WTF is... Bluetooth 4.0?
It's in the iPhone 4S, but does it matter?
Apple's iPhone 4S, which went on sale last week, is the first phone to support version four of the Bluetooth standard. That makes it something of a flag-waver for the technology. But with most users happy to make do with Bluetooth 2 - Bluetooth 3 is out but seemingly little used - does this matter? And what the heck does Bluetooth 4 do anyway?
The 2.4GHz Bluetooth wireless standard has been around for quite a long time now - developer Ericsson released the first spec in 1994. It has since found favour for hands-free headsets and wireless headphones. It's used to send files short distances and to connect mobile phones to other devices as modems. But not all devices support all the available Profiles - the standard's formal definitions of specific applications.
Apple's iPhone 4S is the first of many smartphones to include Bluetooth 4.0
Versions 1.1 - the first Bluetooth release to be stamped as an official standard by the IEEE - and 1.2 provided the device discovery system most users of Bluetooth devices are familiar with, allowing gadgets to be paired, typically by entering a preset or user-created code number. These versions also defined a data transfer speed up to around 721kb/s.
Bluetooth 2.0, released in 2004, upped the real-world peak data rate to 2.1Mb/s, using the Enhanced Data Rate (EDR) option. In 2007, version 2.1 added simpler methods for pairing devices, for example allowing a computer to display a number, which you then enter on the phone. It’s also the version that allows other mechanisms to be used for pairing: tapping two NFC devices together, for instances.
Not that Apple does any more than mention BT 4.0 in the spec sheet
Bluetooth 3.0 added the ability to use other wireless systems, such as Wi-Fi, for data transfer, a technique enshrined in the standard in 2009. Bluetooth establishes the connection then routes the data over Wi-Fi, as the High Speed (HS) option. It was to have supported ultrawideband (UWB) too, but that never made it into the standard. BT 3.0 is supported by some phones, but is perhaps best regarded as a solution looking for a problem to solve.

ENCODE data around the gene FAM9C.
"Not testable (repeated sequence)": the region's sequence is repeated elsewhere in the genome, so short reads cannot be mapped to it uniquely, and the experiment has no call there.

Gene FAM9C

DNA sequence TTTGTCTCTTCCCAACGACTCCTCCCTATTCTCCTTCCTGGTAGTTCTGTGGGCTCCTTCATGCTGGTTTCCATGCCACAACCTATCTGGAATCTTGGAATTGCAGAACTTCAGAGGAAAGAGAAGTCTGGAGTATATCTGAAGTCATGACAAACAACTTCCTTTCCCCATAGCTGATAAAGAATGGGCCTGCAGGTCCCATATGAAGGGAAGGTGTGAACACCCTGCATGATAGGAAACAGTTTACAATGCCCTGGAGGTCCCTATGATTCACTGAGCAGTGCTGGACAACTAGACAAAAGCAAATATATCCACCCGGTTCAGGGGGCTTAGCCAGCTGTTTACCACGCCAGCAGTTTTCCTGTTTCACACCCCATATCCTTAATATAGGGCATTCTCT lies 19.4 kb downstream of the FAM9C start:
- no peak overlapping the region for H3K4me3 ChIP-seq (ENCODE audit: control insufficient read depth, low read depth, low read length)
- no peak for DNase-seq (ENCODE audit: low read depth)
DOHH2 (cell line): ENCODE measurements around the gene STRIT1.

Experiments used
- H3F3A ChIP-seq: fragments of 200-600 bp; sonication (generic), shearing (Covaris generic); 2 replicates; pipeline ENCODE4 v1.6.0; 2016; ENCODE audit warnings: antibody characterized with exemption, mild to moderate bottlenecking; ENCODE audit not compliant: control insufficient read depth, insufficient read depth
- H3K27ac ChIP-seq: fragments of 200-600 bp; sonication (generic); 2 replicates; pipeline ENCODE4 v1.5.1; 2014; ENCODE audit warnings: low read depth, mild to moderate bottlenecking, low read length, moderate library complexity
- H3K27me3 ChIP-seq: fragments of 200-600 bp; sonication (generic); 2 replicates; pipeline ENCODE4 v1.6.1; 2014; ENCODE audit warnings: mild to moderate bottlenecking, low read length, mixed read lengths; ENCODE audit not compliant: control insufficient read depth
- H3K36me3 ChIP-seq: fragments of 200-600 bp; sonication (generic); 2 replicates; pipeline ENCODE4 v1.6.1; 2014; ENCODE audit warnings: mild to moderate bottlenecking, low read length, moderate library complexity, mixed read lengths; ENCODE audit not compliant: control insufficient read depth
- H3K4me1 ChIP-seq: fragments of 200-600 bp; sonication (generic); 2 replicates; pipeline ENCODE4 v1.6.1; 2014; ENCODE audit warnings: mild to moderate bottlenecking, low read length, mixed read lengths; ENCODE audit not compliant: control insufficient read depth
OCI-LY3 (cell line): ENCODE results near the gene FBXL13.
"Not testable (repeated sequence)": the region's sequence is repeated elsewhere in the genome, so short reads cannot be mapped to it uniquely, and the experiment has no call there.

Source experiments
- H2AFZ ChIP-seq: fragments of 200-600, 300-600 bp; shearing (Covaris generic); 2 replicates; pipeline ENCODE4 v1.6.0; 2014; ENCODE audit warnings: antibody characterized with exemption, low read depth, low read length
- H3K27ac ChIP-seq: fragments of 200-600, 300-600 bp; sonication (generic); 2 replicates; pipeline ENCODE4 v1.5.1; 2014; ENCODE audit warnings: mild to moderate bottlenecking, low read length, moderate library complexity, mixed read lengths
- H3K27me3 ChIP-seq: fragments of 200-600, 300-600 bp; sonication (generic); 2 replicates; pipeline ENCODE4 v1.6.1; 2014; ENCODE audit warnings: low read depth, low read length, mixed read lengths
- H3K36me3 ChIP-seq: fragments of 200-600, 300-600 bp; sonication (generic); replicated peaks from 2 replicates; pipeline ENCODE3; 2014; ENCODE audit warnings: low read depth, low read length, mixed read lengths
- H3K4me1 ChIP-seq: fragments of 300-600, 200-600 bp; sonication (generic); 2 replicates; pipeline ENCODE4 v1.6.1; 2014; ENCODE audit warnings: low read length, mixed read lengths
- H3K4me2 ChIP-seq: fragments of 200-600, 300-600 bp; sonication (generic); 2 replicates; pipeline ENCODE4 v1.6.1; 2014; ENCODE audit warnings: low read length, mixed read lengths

Bluetooth 4.0, which was release in June 2010, adds a couple of key extras. Firstly, it increases the range of the Bluetooth radio, though how useful that will be remains to be seen in such a congested band. More importantly, it adds a whole new class of functionality under the banner of Bluetooth Low Energy - and in doing so, slips a Nokia technology into the iPhone 4S and Apple’s most recent Macs.
Low-power radio systems aren’t new. Systems like Garmin’s ANT+, Z-Wave and Zigbee all overlap to different degrees with some of the functionality claimed by supporters of Bluetooth 4.0, such as medical monitoring, home automation and appliance control.
Next page: Bluetooth goes fourth
File transfer? Over bluetooth! Hey, about time - that would come in handy! I quite often take a photo on my iphone I want to bluetooth to a friend, so that would be useful.
Ah wait, I remember.. in the dim and distant past (before I went iphone), I was able to do this with my Nokia's and Sony Ericsson's..
Apple - striving to ensure you eventually forget about the freedom you once had.
Hopefully it's better than Apples old Bluetooth support.
As nothing (Android, Nokia, SE) could send anything to an iPhone or receive anything from an iPhone over Bluetooth last time I tried. However Iphone to iPhone worked fine unsurprisingly...
Seems like Apple like to even engineer their products with intentional interoperability problems to try and force more iPhone sales..
It's quick and simple
I use it a fair bit; only a couple of weeks ago, I was entertaining a gentleman caller and the simplest way to get the photos he'd taken was to send them via Bluetooth from his HTC to my Nokia; quick, very easy, no need to wait for slugging spam filters and internet connections to do their work. And no chance of anyone else seeing the pictures, either.
If I take snaps when out and about on my phone, again, it's simple and quick to just send them by BT to the laptop.
Sometimes I don't want to fiddle around uploading to a website, setting privacy options, and so on. I just want to get a picture or pictures from one device to another, easily and quickly. And Bluetooth, on many devices, is actually jolly good for doing that.